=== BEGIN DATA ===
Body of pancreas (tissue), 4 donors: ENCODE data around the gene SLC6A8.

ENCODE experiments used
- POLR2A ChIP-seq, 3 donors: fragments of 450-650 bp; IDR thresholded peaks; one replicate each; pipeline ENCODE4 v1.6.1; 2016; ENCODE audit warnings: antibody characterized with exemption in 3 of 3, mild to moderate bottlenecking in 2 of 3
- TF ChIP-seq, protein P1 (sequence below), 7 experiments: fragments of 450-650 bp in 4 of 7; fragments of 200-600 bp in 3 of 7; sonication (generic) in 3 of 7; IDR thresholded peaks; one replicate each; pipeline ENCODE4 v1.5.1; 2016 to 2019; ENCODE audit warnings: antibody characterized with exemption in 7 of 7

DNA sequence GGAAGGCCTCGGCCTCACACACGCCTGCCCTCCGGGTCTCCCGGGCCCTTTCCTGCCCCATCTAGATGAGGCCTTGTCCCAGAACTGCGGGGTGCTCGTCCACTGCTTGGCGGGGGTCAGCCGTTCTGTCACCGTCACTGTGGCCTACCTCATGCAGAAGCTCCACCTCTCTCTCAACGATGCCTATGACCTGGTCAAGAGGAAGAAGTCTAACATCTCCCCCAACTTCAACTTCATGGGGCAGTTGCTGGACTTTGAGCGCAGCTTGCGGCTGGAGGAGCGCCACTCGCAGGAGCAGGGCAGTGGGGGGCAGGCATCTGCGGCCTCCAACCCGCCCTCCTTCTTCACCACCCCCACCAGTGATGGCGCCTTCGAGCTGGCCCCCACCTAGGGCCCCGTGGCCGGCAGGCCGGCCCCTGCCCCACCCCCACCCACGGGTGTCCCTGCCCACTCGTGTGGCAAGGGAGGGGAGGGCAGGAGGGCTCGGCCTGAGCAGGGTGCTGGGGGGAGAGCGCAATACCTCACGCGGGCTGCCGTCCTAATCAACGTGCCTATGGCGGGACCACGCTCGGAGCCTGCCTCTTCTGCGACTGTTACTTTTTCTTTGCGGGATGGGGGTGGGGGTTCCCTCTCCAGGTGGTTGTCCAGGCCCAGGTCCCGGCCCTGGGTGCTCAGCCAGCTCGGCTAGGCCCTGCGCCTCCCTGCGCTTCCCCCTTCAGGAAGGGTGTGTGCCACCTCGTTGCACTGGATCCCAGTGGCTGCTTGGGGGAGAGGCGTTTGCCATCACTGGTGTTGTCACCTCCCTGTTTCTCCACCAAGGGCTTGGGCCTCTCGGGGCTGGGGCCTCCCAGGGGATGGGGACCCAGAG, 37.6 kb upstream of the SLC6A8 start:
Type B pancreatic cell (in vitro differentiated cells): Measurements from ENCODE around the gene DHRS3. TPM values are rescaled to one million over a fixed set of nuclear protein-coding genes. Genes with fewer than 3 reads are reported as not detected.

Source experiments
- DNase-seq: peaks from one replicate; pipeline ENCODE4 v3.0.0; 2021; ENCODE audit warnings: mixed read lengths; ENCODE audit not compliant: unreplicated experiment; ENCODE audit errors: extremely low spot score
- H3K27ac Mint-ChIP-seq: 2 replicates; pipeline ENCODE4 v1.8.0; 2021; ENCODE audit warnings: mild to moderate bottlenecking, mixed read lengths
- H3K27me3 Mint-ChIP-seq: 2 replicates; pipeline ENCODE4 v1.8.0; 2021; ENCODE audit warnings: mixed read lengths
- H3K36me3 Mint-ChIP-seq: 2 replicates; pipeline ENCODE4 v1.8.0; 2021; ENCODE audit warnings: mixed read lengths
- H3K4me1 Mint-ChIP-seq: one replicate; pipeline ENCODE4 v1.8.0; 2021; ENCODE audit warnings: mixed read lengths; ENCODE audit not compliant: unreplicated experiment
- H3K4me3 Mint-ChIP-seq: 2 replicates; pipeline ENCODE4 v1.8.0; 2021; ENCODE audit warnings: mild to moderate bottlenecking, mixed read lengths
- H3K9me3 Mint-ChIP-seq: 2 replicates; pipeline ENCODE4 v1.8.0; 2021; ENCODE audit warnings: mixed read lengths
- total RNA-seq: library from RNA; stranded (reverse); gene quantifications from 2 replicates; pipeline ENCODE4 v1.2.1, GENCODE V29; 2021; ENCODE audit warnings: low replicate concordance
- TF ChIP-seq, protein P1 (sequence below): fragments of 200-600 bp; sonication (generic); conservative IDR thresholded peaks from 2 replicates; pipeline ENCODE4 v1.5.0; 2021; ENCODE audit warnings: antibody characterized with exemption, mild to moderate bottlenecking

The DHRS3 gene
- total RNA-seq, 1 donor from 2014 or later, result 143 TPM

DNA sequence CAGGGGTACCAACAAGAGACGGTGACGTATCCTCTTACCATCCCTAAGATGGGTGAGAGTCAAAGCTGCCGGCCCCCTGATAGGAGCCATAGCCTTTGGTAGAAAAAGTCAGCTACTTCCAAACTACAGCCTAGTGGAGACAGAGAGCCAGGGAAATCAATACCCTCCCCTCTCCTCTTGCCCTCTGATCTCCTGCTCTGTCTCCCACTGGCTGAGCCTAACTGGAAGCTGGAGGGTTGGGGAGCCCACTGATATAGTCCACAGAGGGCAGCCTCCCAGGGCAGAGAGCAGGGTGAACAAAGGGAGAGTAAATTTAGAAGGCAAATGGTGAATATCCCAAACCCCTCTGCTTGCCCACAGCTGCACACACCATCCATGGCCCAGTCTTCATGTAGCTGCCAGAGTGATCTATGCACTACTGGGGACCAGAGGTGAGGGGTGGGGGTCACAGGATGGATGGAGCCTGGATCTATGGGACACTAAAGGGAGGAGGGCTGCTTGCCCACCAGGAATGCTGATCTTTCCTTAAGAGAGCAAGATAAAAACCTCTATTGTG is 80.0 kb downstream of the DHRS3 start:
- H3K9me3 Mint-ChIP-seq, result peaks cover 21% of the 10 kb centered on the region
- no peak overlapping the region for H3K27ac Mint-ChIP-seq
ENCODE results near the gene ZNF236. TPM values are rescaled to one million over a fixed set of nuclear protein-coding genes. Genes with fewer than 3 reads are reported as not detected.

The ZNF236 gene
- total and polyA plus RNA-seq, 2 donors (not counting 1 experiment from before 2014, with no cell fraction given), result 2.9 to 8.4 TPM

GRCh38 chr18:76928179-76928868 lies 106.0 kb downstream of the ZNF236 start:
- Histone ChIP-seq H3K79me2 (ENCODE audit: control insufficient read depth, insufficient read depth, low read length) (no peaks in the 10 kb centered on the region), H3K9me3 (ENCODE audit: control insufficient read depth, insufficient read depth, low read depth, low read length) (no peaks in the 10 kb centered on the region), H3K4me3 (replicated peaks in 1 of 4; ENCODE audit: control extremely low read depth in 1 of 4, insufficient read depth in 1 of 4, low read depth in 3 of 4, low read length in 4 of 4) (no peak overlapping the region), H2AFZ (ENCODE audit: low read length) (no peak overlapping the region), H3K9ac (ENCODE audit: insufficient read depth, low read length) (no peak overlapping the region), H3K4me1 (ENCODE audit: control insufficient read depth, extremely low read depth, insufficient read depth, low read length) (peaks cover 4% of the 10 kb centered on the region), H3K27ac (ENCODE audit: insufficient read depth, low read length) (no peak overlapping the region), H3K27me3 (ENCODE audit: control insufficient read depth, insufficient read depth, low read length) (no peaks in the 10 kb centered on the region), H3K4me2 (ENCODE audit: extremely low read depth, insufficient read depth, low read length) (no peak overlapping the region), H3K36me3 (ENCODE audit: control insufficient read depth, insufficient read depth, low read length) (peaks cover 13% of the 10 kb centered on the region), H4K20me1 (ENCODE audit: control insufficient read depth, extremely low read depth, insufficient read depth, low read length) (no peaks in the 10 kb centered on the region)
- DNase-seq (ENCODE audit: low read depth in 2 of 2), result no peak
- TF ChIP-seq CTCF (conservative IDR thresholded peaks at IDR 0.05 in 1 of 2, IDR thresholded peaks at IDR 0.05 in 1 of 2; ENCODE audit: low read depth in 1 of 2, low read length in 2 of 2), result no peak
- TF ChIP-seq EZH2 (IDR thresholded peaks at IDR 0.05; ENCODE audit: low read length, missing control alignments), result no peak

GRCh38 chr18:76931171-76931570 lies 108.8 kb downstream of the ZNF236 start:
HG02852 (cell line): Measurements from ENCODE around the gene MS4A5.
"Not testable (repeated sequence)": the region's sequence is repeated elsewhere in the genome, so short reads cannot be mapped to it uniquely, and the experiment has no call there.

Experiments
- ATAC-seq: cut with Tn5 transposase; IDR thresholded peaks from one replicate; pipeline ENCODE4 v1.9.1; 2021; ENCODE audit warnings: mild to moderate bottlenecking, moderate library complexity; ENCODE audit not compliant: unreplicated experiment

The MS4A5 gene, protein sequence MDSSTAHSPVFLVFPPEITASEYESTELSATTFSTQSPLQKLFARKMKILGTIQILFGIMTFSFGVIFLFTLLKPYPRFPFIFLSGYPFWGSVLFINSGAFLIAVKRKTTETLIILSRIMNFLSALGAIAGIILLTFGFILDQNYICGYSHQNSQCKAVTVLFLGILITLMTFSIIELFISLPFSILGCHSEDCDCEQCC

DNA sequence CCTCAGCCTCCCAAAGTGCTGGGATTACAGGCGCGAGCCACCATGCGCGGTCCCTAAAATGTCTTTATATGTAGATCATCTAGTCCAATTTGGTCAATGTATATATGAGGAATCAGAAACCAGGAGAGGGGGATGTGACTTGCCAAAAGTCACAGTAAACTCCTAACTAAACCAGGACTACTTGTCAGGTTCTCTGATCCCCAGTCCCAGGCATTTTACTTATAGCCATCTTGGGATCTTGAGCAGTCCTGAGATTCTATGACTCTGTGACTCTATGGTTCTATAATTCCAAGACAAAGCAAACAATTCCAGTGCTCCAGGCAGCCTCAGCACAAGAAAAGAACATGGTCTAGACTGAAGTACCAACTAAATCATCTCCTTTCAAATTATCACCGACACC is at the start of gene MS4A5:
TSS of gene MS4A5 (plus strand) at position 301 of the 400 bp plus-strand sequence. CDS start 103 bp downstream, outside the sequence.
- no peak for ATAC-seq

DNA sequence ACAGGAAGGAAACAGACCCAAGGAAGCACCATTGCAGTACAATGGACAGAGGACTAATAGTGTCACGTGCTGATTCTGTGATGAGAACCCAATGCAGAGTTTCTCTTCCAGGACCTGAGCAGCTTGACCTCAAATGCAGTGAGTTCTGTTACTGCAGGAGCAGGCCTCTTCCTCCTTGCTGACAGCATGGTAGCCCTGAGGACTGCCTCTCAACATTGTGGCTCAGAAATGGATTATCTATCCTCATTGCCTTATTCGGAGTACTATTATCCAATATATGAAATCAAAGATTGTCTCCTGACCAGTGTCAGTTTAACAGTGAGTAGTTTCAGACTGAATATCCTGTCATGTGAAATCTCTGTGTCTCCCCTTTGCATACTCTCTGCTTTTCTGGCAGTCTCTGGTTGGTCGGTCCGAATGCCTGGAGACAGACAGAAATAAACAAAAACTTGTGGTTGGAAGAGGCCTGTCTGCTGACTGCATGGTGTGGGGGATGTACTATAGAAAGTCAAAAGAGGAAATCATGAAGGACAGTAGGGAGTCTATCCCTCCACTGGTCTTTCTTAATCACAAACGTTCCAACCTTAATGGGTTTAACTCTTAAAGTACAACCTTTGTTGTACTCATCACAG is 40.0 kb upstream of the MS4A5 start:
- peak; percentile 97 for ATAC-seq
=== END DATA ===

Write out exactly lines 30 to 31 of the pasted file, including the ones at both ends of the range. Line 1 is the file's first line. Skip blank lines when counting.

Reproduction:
GRCh38 chr18:76931171-76931570 lies 108.8 kb downstream of the ZNF236 start:
HG02852 (cell line): Measurements from ENCODE around the gene MS4A5.